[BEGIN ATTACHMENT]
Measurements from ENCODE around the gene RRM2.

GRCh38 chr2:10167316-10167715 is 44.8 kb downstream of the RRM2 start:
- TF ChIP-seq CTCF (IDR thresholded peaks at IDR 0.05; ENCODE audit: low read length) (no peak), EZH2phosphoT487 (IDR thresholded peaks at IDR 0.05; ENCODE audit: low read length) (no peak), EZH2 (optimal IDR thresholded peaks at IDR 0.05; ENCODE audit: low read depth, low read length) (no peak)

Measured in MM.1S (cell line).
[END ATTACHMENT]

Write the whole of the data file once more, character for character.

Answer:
Measurements from ENCODE around the gene RRM2.

GRCh38 chr2:10167316-10167715 is 44.8 kb downstream of the RRM2 start:
- TF ChIP-seq CTCF (IDR thresholded peaks at IDR 0.05; ENCODE audit: low read length) (no peak), EZH2phosphoT487 (IDR thresholded peaks at IDR 0.05; ENCODE audit: low read length) (no peak), EZH2 (optimal IDR thresholded peaks at IDR 0.05; ENCODE audit: low read depth, low read length) (no peak)

Measured in MM.1S (cell line).